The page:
Since recycled water can consist of bath water, and can, as well, contain human waste, one can clearly deduce that it is impure and therefore not permissible to use for any type of Islamic purification – no matter the processes it has undergone. Filth and impurity only further soil that which it touches. It cannot purify anything.
According to the University of Michigan’s Center for Sustainable System’s U.S. Wastewater Factsheet, “An estimated 14,748 Public Owned Treatment Works (POTWs) provide wastewater collection, treatment, and disposal service to 238.2 million people. Use of reclaimed (recycled) water for consumption is becoming more common, particularly in the fast-growing southwest region of the U.S.” In parts of California, what has been dubbed the “toilet to tap” program is already in use. The “toilet to tap” program takes raw sewage, which is processed into water claimed to be ‘pure enough to drink’, and subsequently pumps it into residential homes. CNN reports that Orange County California has been contributing recycled water to the drinking supply since 2008 and that Texas aims to generate 10% of all new supplies through reclaimed water by 2060. Although human microbial pathogens such as bacteria, viruses, protozoa and tapeworms can be found in wastewater prior to treatment, proponents of recycled water claim stringent treatment processes render it cleaner than regular drinking water.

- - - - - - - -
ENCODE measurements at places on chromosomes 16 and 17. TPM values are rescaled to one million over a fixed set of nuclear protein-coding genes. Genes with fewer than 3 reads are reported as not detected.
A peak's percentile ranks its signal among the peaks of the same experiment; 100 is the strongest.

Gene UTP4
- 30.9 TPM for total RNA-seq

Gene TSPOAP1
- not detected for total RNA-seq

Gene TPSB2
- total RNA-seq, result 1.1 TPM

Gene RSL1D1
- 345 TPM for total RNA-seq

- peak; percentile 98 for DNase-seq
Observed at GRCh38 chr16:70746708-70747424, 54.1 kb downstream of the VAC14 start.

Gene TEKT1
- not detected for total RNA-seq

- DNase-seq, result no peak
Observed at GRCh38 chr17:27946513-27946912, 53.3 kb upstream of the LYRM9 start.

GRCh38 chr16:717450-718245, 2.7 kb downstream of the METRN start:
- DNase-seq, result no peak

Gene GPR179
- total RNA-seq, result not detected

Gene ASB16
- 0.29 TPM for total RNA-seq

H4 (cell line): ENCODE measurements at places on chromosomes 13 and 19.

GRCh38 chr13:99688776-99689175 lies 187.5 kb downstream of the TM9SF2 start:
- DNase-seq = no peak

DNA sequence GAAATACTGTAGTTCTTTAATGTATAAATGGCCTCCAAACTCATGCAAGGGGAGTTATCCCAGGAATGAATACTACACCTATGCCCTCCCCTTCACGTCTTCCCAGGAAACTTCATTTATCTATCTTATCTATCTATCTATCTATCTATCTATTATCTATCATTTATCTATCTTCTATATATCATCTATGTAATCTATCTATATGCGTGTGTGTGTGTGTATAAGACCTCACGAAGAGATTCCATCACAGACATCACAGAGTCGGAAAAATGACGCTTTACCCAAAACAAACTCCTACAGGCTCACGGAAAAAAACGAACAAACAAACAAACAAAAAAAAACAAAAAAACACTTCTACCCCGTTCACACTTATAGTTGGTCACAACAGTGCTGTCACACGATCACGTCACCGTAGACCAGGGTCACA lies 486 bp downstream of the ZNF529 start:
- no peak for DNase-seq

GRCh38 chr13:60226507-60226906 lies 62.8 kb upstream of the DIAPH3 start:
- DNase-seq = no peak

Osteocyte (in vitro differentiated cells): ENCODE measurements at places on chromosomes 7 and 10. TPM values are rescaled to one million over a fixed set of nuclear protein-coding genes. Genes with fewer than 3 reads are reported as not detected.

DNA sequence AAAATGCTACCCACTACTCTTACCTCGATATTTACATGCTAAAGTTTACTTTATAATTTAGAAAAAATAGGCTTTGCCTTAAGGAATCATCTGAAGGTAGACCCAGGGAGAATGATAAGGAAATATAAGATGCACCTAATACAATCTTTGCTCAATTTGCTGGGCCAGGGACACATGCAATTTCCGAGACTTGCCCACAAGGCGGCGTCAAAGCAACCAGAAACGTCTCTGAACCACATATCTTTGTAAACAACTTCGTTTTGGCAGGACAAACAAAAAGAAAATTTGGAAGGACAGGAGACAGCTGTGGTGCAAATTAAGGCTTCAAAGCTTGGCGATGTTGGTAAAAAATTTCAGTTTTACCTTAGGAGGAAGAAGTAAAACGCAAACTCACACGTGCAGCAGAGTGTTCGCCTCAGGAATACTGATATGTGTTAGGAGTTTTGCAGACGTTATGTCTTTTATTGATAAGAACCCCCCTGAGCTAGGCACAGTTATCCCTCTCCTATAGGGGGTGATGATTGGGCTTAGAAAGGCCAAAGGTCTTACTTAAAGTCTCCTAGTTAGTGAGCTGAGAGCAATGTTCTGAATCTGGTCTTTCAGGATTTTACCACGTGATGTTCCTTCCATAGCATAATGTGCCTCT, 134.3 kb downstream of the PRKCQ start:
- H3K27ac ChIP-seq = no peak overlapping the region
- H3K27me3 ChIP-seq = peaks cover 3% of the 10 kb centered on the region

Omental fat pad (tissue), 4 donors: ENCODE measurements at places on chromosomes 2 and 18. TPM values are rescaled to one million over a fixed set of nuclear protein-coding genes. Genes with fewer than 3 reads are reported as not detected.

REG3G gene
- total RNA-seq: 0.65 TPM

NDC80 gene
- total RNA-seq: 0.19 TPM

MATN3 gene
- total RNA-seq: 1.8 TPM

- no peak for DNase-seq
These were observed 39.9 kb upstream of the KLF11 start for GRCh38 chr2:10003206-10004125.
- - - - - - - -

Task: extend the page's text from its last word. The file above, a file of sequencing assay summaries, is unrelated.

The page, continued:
Muslims immigrating to the U.S. and those residing in such areas face serious dilemmas. Islamic jurisprudence is clear: if the water coming from their taps is recycled and unfit for Wudhu, then any worship performed with such an ablution is not accepted. Also, the use of recycled wastewater can cause health hazards and incurable diseases. It is the responsibility of every Muslim to make certain that their water is pure. The best solution for American Muslims: move to parcels of land in rural areas where pure well water can be accessed for all needs. U.S. Muslims must take heed and beware of the water!